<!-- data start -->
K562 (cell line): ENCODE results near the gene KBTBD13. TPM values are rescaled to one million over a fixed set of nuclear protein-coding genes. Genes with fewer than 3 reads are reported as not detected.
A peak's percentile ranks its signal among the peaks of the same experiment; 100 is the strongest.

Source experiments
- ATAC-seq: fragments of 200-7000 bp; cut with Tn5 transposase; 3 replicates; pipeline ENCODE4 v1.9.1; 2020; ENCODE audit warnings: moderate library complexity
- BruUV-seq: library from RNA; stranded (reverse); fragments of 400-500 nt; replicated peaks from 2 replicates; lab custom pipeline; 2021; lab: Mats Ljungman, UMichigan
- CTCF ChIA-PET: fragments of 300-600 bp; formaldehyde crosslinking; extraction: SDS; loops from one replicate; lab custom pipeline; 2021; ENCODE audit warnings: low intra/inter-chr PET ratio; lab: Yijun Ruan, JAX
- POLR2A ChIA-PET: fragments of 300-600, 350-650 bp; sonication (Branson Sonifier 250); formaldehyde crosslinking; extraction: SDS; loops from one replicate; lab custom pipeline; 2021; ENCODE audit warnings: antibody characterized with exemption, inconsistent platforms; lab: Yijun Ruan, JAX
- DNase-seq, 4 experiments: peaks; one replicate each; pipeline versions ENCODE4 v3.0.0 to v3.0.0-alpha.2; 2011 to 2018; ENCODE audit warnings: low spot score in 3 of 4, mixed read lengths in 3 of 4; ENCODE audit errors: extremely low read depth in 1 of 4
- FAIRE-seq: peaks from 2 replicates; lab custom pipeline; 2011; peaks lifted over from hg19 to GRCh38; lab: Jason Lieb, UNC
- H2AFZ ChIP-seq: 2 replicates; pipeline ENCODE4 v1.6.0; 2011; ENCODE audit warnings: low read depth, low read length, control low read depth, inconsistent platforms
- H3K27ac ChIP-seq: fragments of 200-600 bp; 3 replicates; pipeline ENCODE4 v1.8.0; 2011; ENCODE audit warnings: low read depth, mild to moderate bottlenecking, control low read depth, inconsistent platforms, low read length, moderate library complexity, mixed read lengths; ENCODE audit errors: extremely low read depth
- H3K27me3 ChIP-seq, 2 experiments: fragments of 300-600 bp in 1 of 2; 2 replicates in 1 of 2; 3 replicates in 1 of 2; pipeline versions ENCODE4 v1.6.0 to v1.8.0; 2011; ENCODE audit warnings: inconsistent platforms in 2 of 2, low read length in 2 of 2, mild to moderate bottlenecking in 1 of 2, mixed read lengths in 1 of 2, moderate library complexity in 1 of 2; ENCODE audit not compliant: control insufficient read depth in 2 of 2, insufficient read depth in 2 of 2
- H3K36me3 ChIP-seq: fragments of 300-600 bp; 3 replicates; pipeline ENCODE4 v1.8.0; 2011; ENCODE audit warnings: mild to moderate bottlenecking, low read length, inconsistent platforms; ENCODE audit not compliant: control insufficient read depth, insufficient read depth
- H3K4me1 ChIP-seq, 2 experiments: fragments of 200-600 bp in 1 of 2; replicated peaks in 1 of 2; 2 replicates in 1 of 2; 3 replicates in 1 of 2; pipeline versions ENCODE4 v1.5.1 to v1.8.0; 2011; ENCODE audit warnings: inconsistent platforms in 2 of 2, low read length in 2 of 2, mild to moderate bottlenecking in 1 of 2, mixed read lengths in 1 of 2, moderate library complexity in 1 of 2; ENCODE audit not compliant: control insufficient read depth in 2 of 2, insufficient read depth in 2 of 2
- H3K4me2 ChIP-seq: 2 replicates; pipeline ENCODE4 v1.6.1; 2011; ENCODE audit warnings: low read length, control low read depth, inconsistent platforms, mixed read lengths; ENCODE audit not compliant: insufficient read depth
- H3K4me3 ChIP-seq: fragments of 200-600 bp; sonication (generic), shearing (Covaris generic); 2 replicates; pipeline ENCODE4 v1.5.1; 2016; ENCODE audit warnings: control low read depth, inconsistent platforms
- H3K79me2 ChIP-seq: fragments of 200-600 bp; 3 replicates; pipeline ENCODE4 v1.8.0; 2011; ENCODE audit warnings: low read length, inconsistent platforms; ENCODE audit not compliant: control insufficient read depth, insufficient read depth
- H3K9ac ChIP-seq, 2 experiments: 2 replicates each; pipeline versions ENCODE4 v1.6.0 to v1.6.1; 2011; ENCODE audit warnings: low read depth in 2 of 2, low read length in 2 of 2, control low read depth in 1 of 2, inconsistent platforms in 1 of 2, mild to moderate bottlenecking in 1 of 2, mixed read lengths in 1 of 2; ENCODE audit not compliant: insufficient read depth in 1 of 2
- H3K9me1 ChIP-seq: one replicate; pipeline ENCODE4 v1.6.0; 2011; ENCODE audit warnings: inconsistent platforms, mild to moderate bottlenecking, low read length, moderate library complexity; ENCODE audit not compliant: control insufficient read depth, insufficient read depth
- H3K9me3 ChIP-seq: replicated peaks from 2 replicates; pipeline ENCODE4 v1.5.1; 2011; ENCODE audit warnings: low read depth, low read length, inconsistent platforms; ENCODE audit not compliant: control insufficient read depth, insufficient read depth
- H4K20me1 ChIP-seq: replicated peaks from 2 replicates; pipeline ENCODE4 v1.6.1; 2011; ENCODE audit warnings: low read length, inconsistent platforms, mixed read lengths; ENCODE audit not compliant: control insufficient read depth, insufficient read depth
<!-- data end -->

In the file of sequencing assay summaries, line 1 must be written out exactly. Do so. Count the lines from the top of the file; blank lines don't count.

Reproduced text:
K562 (cell line): ENCODE results near the gene KBTBD13. TPM values are rescaled to one million over a fixed set of nuclear protein-coding genes. Genes with fewer than 3 reads are reported as not detected.